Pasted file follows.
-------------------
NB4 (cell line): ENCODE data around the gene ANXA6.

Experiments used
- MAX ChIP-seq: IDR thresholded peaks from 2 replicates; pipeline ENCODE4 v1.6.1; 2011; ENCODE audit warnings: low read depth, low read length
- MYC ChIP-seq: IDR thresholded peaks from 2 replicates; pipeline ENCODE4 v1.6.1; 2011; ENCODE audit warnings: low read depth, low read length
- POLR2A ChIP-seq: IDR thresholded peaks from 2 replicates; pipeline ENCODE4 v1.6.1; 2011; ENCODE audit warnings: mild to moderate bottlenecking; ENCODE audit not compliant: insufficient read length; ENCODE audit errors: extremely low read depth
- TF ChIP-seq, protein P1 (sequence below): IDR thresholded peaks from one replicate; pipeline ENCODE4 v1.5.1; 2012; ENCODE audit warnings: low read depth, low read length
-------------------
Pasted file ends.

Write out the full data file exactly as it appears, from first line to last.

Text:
NB4 (cell line): ENCODE data around the gene ANXA6.

Experiments used
- MAX ChIP-seq: IDR thresholded peaks from 2 replicates; pipeline ENCODE4 v1.6.1; 2011; ENCODE audit warnings: low read depth, low read length
- MYC ChIP-seq: IDR thresholded peaks from 2 replicates; pipeline ENCODE4 v1.6.1; 2011; ENCODE audit warnings: low read depth, low read length
- POLR2A ChIP-seq: IDR thresholded peaks from 2 replicates; pipeline ENCODE4 v1.6.1; 2011; ENCODE audit warnings: mild to moderate bottlenecking; ENCODE audit not compliant: insufficient read length; ENCODE audit errors: extremely low read depth
- TF ChIP-seq, protein P1 (sequence below): IDR thresholded peaks from one replicate; pipeline ENCODE4 v1.5.1; 2012; ENCODE audit warnings: low read depth, low read length